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Learning Difficulties


What  is a Learning Difficulty?


In general terms a learning disability is a general term that describes specific kinds of learning problems. A learning difficulty can cause a person to have trouble learning and using certain skills. The skills most often affected are:

  • reading,

  • writing,

  • listening,

  • speaking,

  • reasoning, and

  • mathematical ability.

A learning disorder can be described as a disorder in one or more of the basic psychological processes involved in understanding or in using language, spoken or written, that may manifest itself in an imperfect ability to listen, think, speak, read, write, spell, or do mathematical calculations, including conditions such as perceptual disabilities, brain injury, minimal brain dysfunction, dyslexia, and developmental aphasia.


Learning difficulties are often due to:


  • Visual perceptual problems – the incapacity to interpret or give meaning to what is seen. This can lead to difficulty with reading, writing, spelling and mathematics for which a child requires recognition, insight and correct interpretation of what is seen.

  • Auditory perceptual problems – the inability to interpret auditory stimuli. Leads to difficulties in distinguishing subtle differences in sounds and in hearing instructions against a background of noises. Also leads to difficulties with reading, spelling and with comprehension. Auditory perception is the ability to process auditory stimuli and to make sense of it.

  • Motor problems – a child can have difficulty on a gross motor co-ordination level (involving large muscles of the body) or fine motor co-ordination level (involving more complex finer movements executed mainly by the hands). This can lead to difficulty in participation in sport and in classroom activities, eg posture, pencil grip, handwriting and cutting out.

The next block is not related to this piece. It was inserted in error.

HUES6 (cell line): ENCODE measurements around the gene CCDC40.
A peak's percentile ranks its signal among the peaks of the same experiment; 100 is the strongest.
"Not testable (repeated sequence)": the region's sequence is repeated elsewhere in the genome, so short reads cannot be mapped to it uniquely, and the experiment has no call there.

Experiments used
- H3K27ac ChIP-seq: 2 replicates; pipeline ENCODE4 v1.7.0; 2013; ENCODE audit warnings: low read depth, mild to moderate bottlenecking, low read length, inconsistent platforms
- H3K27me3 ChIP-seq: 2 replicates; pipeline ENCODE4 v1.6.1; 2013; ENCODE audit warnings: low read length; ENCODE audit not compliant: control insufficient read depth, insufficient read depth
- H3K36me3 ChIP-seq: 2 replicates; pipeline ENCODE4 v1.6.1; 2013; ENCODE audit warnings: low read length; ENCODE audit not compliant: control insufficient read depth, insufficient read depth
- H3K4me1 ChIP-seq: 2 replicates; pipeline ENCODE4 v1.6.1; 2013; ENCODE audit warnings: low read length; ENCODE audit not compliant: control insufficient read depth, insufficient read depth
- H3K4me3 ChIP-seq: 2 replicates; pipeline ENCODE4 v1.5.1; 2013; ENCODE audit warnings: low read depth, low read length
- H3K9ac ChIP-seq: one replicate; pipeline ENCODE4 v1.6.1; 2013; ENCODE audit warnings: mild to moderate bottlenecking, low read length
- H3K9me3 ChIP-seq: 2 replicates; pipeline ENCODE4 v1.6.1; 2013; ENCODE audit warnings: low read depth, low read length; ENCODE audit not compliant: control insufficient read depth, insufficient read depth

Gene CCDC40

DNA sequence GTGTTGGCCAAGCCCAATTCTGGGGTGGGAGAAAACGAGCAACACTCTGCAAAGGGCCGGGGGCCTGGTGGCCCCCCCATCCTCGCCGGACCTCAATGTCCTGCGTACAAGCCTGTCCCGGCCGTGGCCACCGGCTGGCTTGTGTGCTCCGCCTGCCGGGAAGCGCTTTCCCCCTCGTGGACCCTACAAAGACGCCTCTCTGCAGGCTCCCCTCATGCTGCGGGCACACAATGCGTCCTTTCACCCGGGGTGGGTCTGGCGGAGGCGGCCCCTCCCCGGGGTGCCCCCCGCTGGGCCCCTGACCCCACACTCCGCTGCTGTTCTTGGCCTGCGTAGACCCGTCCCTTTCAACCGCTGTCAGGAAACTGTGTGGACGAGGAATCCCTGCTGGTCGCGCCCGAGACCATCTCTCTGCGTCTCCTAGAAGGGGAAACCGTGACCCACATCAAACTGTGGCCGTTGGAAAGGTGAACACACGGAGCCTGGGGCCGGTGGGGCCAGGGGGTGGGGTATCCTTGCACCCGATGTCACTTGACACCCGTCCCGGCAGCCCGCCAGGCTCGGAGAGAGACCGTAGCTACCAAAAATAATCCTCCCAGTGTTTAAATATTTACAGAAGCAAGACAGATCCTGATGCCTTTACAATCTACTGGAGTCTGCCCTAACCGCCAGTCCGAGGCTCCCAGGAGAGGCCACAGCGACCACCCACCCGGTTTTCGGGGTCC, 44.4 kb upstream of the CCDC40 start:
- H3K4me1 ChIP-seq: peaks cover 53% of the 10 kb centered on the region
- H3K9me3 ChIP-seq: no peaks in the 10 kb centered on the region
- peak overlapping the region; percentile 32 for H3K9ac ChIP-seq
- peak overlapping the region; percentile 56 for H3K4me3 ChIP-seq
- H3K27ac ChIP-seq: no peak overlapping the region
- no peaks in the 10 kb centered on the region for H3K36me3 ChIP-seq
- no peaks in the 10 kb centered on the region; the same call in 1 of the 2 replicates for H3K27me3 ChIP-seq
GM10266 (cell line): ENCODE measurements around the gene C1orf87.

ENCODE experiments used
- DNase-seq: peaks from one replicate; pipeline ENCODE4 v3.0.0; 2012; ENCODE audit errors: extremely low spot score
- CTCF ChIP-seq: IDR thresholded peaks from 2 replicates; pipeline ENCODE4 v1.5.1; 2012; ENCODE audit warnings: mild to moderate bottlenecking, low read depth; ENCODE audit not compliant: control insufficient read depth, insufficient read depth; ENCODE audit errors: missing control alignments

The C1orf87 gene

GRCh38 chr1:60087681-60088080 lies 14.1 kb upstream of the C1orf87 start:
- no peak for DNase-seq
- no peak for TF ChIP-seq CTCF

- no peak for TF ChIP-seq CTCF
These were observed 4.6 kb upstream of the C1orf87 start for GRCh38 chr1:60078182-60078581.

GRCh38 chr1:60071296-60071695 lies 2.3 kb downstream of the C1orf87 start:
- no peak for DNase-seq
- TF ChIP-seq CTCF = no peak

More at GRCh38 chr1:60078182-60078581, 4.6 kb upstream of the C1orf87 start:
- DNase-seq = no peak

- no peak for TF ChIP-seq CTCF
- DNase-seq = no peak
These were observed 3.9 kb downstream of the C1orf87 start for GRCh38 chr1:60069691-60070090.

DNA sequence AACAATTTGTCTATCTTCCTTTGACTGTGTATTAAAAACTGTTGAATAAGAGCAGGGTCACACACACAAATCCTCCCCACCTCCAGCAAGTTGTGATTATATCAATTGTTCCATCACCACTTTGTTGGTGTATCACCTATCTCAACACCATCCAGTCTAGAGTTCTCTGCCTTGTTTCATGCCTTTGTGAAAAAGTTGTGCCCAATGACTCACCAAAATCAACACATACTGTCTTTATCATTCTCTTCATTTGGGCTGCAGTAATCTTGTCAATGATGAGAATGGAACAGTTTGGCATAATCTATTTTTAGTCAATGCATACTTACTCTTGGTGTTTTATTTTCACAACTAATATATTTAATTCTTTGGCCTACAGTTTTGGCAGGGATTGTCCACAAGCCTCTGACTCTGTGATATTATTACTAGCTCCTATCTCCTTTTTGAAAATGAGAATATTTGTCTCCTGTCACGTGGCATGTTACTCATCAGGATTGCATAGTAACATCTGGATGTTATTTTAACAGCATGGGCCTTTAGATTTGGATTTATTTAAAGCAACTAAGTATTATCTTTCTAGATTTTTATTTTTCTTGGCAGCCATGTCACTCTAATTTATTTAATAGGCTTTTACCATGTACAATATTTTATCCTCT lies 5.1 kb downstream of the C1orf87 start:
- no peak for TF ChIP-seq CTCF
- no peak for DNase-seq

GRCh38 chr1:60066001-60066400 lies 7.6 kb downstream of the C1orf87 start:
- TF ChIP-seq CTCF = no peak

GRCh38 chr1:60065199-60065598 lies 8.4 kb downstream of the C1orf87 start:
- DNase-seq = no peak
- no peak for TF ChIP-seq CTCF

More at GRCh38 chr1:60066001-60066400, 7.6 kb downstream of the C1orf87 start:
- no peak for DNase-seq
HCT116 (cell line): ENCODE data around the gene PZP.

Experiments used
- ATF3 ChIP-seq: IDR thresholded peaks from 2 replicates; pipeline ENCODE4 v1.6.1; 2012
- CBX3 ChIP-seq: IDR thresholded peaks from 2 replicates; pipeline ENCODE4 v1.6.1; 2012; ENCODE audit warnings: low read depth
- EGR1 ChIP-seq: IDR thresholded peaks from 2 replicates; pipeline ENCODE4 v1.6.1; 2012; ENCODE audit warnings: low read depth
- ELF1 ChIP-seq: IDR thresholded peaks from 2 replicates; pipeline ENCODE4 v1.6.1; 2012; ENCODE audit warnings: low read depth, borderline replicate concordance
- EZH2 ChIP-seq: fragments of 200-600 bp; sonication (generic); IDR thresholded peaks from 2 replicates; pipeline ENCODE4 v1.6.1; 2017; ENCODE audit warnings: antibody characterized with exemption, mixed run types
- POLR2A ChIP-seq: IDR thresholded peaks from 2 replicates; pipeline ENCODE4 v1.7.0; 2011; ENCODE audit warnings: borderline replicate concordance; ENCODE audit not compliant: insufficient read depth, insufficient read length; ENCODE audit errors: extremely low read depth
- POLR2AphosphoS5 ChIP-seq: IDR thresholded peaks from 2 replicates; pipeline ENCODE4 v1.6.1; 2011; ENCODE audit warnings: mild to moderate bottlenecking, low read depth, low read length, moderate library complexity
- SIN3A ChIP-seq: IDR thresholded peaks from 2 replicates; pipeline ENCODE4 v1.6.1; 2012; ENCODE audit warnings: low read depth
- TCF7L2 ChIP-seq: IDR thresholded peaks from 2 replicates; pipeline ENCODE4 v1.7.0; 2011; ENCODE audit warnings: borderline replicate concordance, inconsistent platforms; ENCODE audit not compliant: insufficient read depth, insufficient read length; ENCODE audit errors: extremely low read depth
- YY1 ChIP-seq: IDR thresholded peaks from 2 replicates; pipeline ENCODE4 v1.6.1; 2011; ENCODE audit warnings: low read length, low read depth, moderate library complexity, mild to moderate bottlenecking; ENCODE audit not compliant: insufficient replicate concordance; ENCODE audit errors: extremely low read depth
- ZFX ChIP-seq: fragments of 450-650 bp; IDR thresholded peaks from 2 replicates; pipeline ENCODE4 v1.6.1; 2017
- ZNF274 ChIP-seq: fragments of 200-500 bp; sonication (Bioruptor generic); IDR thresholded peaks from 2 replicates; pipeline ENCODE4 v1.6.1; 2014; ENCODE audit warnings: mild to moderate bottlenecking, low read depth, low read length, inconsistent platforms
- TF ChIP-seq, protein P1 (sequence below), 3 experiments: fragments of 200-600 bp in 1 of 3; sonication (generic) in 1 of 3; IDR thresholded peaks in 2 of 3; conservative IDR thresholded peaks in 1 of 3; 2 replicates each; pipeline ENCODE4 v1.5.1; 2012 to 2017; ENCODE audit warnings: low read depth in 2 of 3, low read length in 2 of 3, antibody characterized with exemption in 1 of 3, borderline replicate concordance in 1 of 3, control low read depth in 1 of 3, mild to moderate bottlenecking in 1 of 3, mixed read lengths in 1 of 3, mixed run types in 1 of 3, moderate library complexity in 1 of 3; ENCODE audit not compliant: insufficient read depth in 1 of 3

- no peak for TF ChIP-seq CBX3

• Neurological disorders and/or physiological disorders – such as ADD and ADHD. Without adequate focussing of attention and concentration there can’t be learning.

  • Memory – auditory-, visual-, rote visual- and long term-, short term – and working memory are all essential to learning and important for academic success.

  • Language – a developmental language delay, language confusion or language pathology prevents the child from understanding fully the information which is heard in the classroom, or what he must read, as well as preventing him from expressing himself orally or on a written level.

  • Emotional problems – can impact on successful learning


Common Types of Learning Disabilities:


Type                                             Definition                                                              Difficuluties


Dyslexia                                Difficulty processing Language                       Problems reading, writing, spelling, speaking

Dyscalculia                            Difficulty with Math                                      Problems doing math problems, understanding time, using money

Dysgraphia                            Difficuty with writing                                    Problems with handwriting, spelling, organizing ideas

Dyspraxia                              Difficulty with fine motor skills                      Problems with hand-eyecoordination, balance, manual dexterity

(Sensory Integration Disorder)  

Auditory Processing Disorder     Difficulty hearing differences between sounds  Problems with reading, comprehension, language

Visual Processing Disorder        Difficulty interpreting visual information          Problems with reading, math, maps, charts, symbols, pictures


Does my Child Have a Learning Difficulty?